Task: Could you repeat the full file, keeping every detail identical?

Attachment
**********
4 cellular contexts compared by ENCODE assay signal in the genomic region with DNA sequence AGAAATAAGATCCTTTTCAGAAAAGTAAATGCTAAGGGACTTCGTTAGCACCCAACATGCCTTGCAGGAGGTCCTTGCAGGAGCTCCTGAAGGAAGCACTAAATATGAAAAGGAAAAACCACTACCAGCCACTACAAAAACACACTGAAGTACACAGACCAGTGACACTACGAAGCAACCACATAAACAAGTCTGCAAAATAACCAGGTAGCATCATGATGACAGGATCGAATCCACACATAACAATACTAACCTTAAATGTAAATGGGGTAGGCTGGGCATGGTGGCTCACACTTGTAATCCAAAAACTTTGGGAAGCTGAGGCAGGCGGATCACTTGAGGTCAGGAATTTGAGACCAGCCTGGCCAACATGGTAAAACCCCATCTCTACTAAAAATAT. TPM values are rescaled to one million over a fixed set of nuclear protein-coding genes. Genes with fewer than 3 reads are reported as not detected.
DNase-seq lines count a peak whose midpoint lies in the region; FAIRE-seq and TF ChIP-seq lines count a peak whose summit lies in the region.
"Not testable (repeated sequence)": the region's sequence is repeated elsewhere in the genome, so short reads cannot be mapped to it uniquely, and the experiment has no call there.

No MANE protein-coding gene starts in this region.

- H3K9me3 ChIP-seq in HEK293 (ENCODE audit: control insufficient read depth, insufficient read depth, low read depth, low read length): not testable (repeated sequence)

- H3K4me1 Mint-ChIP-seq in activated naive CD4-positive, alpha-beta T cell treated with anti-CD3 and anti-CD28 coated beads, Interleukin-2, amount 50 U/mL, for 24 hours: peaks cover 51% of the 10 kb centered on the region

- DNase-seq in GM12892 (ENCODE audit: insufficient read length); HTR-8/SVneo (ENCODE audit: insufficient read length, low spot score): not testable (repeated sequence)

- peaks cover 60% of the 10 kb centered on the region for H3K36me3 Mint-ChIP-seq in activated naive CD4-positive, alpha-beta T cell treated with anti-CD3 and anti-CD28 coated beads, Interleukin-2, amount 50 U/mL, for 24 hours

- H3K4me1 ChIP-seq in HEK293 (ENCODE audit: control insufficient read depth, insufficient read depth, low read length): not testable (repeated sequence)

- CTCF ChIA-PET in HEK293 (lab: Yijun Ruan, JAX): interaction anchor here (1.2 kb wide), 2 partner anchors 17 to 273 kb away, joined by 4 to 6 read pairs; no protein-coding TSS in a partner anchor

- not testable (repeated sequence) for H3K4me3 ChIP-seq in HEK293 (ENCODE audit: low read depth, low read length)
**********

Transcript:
4 cellular contexts compared by ENCODE assay signal in the genomic region with DNA sequence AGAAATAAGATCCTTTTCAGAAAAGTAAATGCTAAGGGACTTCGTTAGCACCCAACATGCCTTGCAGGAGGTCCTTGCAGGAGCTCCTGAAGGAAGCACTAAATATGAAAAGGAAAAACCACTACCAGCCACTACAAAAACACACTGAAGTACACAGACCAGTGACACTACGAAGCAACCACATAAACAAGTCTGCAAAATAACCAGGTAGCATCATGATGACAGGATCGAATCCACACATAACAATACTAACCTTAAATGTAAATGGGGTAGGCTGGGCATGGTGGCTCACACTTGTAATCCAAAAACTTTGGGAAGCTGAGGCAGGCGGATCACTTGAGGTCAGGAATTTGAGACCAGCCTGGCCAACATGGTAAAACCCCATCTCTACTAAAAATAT. TPM values are rescaled to one million over a fixed set of nuclear protein-coding genes. Genes with fewer than 3 reads are reported as not detected.
DNase-seq lines count a peak whose midpoint lies in the region; FAIRE-seq and TF ChIP-seq lines count a peak whose summit lies in the region.
"Not testable (repeated sequence)": the region's sequence is repeated elsewhere in the genome, so short reads cannot be mapped to it uniquely, and the experiment has no call there.

No MANE protein-coding gene starts in this region.

- H3K9me3 ChIP-seq in HEK293 (ENCODE audit: control insufficient read depth, insufficient read depth, low read depth, low read length): not testable (repeated sequence)

- H3K4me1 Mint-ChIP-seq in activated naive CD4-positive, alpha-beta T cell treated with anti-CD3 and anti-CD28 coated beads, Interleukin-2, amount 50 U/mL, for 24 hours: peaks cover 51% of the 10 kb centered on the region

- DNase-seq in GM12892 (ENCODE audit: insufficient read length); HTR-8/SVneo (ENCODE audit: insufficient read length, low spot score): not testable (repeated sequence)

- peaks cover 60% of the 10 kb centered on the region for H3K36me3 Mint-ChIP-seq in activated naive CD4-positive, alpha-beta T cell treated with anti-CD3 and anti-CD28 coated beads, Interleukin-2, amount 50 U/mL, for 24 hours

- H3K4me1 ChIP-seq in HEK293 (ENCODE audit: control insufficient read depth, insufficient read depth, low read length): not testable (repeated sequence)

- CTCF ChIA-PET in HEK293 (lab: Yijun Ruan, JAX): interaction anchor here (1.2 kb wide), 2 partner anchors 17 to 273 kb away, joined by 4 to 6 read pairs; no protein-coding TSS in a partner anchor

- not testable (repeated sequence) for H3K4me3 ChIP-seq in HEK293 (ENCODE audit: low read depth, low read length)